lets you cinch and strap down loads for jostle-free carrying

      Concave head pod at the top of pack gives your head freedom of
      movement--no more staring at the ground
      External mesh side pockets hold water bottles, energy bars and other
      essentials you want close at hand

      Behind mesh pockets both sides feature zippered accessory pockets
      that are sized to fit gloves, hat, energy gels and more

      Hydration-compatible design features an internal reservoir sleeve and
      dual exit ports for drinking tube

      User Product Description

      There are a lot of features to this pack so this description may be
      quite lengthy.
      Suspension, Front, U-Panel open revealing inside">>
      While the manufacturer website says the material is nylon. It looks
      to me as though it is a combination of rip stop nylon and nylon. I
      make this assumption based on the raised square grid pattern on some
      of the nylon material used throughout the pack. The Manufacturers
      website also has a 360 degree view of the pack, which is a nice
      feature to check out this pack.
      <<IMAGE GOES HERE. ALT TEXT = "Lid attachment detail" IMAGE CAPTION
      = "Lid attachment detail">>
      Starting at the top of the pack the lid is completely removable and
      is held in place by 2 straps and can be further secured by 2 black
      flaps of rubberized material with snaps that snap around the load
      lifting straps. When closed the front (part away from the suspension)
      of the lid is attached with 2 compression straps that go down to just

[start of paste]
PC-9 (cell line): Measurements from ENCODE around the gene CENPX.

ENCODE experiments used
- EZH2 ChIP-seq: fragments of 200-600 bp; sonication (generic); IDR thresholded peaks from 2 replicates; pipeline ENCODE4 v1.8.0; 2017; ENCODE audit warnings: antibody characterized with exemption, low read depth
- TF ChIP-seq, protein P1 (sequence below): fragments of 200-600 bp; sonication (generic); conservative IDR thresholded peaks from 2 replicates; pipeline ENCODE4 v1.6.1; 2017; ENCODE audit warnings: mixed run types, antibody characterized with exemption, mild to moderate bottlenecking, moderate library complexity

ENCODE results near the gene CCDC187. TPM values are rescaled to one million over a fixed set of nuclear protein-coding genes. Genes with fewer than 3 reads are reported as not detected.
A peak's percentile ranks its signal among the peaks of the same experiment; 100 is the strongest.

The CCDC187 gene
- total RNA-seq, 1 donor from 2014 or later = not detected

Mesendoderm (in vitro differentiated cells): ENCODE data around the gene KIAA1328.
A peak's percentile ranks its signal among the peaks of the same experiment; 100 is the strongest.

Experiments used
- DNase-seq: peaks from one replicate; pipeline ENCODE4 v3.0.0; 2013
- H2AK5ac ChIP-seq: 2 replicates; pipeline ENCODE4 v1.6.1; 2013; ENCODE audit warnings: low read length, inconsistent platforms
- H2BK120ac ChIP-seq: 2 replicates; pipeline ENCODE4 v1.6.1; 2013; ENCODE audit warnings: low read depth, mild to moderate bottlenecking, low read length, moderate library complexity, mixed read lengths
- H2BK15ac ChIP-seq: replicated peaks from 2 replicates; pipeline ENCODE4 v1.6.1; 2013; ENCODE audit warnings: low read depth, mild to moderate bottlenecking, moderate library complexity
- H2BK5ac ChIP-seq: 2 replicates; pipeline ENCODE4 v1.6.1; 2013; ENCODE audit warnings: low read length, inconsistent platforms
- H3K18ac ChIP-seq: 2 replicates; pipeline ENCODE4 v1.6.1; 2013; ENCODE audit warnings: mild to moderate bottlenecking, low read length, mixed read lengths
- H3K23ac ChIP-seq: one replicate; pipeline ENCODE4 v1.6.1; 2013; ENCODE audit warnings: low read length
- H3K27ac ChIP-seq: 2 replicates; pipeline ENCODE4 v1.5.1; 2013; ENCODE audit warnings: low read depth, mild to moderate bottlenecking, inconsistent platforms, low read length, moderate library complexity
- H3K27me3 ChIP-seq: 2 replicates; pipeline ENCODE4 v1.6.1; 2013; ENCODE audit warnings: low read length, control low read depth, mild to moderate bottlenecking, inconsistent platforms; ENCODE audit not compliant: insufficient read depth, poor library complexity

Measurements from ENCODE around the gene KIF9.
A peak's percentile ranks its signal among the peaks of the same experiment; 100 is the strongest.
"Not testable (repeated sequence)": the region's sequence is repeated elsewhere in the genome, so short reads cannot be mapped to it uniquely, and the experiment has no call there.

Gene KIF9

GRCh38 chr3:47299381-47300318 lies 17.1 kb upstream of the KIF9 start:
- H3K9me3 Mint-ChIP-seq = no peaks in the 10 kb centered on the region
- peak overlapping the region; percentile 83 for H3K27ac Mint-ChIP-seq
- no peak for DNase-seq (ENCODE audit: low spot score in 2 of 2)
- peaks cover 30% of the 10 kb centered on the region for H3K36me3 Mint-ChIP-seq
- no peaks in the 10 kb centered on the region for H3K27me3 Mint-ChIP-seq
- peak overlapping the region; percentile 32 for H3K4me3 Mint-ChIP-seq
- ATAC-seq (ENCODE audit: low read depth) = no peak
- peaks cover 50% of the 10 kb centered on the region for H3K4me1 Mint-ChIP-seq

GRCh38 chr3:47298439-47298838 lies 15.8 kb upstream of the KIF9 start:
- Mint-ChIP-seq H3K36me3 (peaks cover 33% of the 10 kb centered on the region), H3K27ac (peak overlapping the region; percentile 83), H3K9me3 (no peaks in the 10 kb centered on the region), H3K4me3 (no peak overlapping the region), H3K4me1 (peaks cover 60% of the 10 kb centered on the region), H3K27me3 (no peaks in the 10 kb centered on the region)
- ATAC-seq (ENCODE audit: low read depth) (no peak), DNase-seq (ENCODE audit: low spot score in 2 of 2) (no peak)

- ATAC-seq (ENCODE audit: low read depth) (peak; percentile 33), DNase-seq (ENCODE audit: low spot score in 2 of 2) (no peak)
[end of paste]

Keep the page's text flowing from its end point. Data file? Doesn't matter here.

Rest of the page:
below the middle on each side. The topside of the lid has a zipper
      that is offset from the back edge so you can reach back and gain
      access to the large pouch inside. The under side of the lid has
      another zipper compartment with a hook for keys. This compartment is
      also water proof for storage of maps and such items you don't want to
      get wet.

      Continuing down the back side of the pack(the suspension side) there
      is a handle for hoisting the pack. There are two hydration tube
      ports on either side of the pack body. Next are load lifting straps
      located at the top of the frame and connecting to the upper part of
      the shoulder straps. The top of the pack body is concaved to allow
      your head to lean back. Below and to the sides of the concave you can
      see part of the 2 aluminum stays.

      The shoulder straps are contoured and made of 3/8" (0.95 cm) thick
      dense foam. They have an elastic strap for running a hydration tube
      through. As well as a stronger strap behind the elastic strap for
      clipping accessories on. There is a sliding chest strap that is on a
      5 ½ inch (13.97 cm) slide for easy adjustment. Out of my 3 packs,
      Mountainsmith, Gregory and REI, the REI strap is the best engineered
      one I've seen or used. The shoulder straps are attached to the top of
      the molded back panel and sewn to the backside of the hip belt and
      are very sturdy and comfortable.